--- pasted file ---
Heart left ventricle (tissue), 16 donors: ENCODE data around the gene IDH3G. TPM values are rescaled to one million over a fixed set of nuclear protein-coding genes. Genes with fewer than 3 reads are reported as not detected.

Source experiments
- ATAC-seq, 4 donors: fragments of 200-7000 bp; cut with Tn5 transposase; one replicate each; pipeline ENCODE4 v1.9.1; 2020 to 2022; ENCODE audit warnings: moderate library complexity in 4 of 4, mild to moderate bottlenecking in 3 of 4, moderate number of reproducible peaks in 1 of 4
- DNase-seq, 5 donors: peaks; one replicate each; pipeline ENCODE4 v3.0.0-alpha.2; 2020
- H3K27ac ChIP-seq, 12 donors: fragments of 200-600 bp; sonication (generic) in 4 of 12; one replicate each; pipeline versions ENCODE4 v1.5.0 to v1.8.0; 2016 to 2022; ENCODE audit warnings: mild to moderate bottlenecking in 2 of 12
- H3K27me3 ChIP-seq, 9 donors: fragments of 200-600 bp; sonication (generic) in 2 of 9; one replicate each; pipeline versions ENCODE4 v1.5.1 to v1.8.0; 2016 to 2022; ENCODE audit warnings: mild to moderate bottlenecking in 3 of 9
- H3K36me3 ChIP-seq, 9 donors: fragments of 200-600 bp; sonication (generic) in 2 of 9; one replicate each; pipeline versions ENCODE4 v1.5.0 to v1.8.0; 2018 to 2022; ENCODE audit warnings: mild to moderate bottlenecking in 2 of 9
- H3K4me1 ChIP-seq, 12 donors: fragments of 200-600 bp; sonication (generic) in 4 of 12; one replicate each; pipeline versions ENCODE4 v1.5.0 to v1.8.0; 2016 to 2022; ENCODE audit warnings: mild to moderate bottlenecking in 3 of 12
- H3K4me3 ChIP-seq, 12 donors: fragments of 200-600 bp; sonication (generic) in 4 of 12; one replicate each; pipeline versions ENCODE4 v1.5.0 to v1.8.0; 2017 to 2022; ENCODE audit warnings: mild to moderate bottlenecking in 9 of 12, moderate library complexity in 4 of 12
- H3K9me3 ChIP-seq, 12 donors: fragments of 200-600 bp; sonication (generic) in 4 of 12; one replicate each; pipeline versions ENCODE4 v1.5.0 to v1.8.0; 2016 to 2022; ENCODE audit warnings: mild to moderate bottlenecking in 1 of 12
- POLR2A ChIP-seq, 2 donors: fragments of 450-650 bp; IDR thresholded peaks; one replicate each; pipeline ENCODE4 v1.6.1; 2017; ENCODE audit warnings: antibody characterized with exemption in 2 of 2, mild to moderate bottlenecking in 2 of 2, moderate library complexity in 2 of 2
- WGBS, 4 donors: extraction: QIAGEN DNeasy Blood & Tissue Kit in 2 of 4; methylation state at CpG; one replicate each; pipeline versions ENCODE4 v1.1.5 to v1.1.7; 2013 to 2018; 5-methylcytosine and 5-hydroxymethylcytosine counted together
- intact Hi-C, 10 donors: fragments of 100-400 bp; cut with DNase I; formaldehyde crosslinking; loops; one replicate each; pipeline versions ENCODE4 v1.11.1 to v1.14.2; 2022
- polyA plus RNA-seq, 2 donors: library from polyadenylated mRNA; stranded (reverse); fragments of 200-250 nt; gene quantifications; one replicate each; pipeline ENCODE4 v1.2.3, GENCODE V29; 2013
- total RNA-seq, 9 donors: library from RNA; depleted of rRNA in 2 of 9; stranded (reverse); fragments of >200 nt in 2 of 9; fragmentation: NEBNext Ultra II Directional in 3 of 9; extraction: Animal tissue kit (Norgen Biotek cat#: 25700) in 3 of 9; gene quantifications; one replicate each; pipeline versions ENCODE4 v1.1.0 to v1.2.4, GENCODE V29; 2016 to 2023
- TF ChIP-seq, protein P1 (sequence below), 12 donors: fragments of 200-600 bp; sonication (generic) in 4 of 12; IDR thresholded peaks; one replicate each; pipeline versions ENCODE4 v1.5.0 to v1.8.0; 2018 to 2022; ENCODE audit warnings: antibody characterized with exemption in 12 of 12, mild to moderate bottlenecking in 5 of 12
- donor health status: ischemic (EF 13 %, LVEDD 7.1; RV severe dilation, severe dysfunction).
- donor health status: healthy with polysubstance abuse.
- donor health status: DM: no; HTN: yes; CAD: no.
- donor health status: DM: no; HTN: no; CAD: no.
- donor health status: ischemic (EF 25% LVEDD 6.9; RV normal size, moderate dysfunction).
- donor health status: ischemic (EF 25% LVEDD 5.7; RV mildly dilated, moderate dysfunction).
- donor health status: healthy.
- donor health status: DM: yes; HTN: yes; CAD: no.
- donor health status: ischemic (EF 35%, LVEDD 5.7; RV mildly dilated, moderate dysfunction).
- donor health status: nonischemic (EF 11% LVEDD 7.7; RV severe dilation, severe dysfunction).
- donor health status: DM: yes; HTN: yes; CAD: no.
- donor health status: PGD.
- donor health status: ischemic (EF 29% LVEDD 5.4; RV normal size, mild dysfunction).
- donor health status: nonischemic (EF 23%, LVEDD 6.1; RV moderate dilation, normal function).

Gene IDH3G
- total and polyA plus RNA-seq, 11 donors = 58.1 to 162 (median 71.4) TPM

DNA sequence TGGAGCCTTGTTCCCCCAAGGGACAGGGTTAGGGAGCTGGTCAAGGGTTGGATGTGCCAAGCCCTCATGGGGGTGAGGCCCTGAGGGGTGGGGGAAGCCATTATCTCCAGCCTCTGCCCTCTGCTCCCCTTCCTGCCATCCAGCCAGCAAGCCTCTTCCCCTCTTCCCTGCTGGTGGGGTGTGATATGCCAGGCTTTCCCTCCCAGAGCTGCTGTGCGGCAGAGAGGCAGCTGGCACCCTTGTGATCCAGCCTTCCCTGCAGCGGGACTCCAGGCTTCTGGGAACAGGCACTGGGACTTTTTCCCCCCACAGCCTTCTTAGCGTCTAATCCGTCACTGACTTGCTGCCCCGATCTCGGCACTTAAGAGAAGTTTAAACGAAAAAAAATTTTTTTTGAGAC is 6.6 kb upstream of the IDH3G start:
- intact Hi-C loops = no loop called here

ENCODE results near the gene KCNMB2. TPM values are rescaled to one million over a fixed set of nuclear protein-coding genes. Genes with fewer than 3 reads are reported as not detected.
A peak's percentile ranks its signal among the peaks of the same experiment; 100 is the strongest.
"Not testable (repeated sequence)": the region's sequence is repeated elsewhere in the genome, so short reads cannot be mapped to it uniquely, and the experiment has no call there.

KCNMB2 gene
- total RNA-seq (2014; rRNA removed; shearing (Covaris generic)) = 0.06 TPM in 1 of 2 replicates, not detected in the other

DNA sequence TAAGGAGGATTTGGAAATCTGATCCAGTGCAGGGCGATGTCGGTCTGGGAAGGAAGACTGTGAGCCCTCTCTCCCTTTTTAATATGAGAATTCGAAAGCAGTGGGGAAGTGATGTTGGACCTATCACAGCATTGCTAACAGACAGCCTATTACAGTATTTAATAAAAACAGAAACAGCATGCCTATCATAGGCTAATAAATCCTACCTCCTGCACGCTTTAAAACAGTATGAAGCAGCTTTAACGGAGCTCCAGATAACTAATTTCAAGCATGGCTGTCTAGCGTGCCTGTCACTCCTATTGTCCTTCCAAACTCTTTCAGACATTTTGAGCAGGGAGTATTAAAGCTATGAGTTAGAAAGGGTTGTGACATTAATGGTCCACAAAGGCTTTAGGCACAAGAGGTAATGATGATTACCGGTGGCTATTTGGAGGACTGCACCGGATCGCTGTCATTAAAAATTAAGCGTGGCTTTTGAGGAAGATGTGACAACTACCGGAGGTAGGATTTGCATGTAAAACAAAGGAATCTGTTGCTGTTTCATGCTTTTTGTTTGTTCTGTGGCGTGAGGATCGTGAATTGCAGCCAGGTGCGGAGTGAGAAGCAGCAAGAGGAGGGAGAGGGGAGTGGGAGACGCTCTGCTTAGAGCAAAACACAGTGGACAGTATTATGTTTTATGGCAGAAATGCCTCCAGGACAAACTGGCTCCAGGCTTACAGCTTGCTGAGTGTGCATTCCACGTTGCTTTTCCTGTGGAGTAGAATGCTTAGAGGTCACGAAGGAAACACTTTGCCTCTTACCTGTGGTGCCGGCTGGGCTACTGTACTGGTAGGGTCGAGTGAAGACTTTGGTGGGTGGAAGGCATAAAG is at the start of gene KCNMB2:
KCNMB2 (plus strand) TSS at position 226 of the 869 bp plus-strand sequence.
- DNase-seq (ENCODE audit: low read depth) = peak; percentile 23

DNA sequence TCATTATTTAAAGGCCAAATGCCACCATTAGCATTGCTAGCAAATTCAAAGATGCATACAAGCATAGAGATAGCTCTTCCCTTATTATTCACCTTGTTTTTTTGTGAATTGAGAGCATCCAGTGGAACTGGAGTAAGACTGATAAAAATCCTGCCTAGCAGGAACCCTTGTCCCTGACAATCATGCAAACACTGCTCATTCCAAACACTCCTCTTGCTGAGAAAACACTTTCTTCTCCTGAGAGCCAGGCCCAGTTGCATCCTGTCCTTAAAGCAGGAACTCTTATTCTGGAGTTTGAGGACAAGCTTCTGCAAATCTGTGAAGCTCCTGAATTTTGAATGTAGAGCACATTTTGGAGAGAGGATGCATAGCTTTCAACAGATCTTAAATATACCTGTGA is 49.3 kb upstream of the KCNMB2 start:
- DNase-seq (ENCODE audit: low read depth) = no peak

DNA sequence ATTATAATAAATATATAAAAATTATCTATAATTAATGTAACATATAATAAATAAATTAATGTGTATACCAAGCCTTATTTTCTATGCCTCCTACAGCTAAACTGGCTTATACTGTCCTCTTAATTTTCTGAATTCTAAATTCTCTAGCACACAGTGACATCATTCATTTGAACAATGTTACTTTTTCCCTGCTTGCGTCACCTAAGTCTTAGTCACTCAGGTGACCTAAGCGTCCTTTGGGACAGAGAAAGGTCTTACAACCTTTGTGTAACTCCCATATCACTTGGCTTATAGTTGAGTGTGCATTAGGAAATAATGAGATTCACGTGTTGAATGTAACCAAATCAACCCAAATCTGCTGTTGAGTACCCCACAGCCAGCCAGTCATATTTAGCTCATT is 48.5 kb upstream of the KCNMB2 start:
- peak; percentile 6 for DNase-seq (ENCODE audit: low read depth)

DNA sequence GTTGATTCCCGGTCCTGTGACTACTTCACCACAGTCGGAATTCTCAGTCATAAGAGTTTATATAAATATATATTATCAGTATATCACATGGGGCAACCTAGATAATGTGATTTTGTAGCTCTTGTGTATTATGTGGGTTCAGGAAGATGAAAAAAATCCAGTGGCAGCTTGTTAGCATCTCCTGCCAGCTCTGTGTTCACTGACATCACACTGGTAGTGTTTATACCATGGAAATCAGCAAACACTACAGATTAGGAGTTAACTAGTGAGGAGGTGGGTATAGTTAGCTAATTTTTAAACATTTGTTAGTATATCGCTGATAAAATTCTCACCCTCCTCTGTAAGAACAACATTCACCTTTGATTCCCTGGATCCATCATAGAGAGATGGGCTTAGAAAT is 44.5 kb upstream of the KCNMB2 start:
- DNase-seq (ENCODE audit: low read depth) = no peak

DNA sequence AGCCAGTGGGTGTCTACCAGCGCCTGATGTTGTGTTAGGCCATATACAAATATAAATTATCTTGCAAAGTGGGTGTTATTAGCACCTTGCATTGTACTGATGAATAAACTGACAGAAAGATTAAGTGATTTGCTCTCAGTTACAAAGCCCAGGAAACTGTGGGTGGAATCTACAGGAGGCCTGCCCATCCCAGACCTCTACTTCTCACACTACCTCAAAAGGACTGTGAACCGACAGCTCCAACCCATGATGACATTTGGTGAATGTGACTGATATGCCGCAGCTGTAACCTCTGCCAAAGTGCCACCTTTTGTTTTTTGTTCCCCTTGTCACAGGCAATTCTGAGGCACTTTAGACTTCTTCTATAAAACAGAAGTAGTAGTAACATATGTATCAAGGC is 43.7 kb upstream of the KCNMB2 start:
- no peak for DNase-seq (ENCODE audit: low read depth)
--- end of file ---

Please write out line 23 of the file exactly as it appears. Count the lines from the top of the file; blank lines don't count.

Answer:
- donor health status: healthy.